Holocaust Teacher Resource Center

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The Holocaust in Perspective Teacher Manual Forward to the Teachers

Foreword to the Teacher:

In recent years, more and more schools have adopted the study of the Holocaust, because of the many lessons it holds for the present and the future of mankind. The Holocaust however, is unlike any other pedagogical subject. Since its lessons are precepts that challenge our basic human values, we must be especially careful to the way this sensitive history is presented, in order to obtain from our students the maximum desired results of sensitizations, understanding and caring to work for a better world.

It is vital that parallels be drawn between the Nazi genocide of sixty years ago and current events, in order that students understand the implications of hatred and intolerance in their own lives. The Holocaust remains the quintessential event in history to teach students why tolerance is a characteristic that must be developed to ensure a healthy, safe society.

To learn these lessons, our students must learn to question. They must realize that evil, if introduced incrementally, can be accepted and become commonplace and they must learn to be aware and to take a stand before it is too late.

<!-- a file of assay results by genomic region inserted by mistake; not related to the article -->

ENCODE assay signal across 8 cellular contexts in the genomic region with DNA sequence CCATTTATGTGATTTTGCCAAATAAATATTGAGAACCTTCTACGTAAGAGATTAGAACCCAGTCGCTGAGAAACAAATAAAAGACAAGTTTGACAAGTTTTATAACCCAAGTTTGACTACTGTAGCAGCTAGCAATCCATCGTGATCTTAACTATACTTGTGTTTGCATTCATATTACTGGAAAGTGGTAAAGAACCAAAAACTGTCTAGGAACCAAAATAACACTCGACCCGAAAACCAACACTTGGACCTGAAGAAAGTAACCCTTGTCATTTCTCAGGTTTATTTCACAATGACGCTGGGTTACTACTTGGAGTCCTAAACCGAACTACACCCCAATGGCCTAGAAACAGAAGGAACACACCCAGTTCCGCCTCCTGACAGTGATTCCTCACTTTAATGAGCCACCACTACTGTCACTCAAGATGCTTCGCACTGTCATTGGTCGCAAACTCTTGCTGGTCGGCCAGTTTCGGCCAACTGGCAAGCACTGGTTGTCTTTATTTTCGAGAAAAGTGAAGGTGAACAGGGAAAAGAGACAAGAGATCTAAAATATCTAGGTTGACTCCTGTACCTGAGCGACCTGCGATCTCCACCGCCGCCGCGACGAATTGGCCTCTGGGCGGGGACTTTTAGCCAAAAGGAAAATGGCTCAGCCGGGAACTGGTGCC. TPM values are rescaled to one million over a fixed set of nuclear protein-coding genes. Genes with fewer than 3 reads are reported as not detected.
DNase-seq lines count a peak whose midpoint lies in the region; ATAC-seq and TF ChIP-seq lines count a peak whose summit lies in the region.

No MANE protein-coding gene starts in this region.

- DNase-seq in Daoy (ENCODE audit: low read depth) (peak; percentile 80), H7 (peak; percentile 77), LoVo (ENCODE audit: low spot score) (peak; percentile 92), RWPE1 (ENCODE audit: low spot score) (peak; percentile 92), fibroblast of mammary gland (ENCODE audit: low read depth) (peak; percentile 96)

The Holocaust teaches us that higher education alone does not necessarily produce a higher code of conduct, and that technology’s successes can still go hand in hand with moral failures. Therefore me must redefine our very standards of education, and declare the study of the Holocaust not only a commitment to the past but a warning for future generations. In that context, Holocaust education is not just a lesson in history; it is a lesson in life.

The theme of the Holocaust is too complex and too horrific for the very young. Still, some of us may wish to prepare the children for future Holocaust studies in the early grades by introducing the subject through such other related topics as stereotyping, superstition, prejudice and anti-Semitism. “Learning to get along,” or “Learning to care” rather than “Holocaust education” would be a more appropriate title under which some Holocaust information may be introduced at the early level. At the very young age, it is best to help our children appreciate the richness and beauty of diversity (do we want only one type of bird, of pet, etc….) help build respect and appreciation for the human dignity of each individual, and prevent hurtful or harmful bias and discrimination against those that are seen as “different.”

The recommended first venture into the basics of Holocaust education is an introductory or abbreviated course for the Middle school and Junior High student. At this level, we can focus directly on the theme of the Holocaust, but without the confrontational approach. Here we build the framework upon which the later in-depth studies will rest. It is therefore of utmost importance that this phase be made interesting to the student, so as to arouse his/her inquisitiveness and desire to know more. This means a focus on what happened, how it happened and why it was allowed to happen, details to follow, so to speak. In this fashion the student, when offered Holocaust education on the High school level, is not given to feel that “I already know,” or “I already had this course.”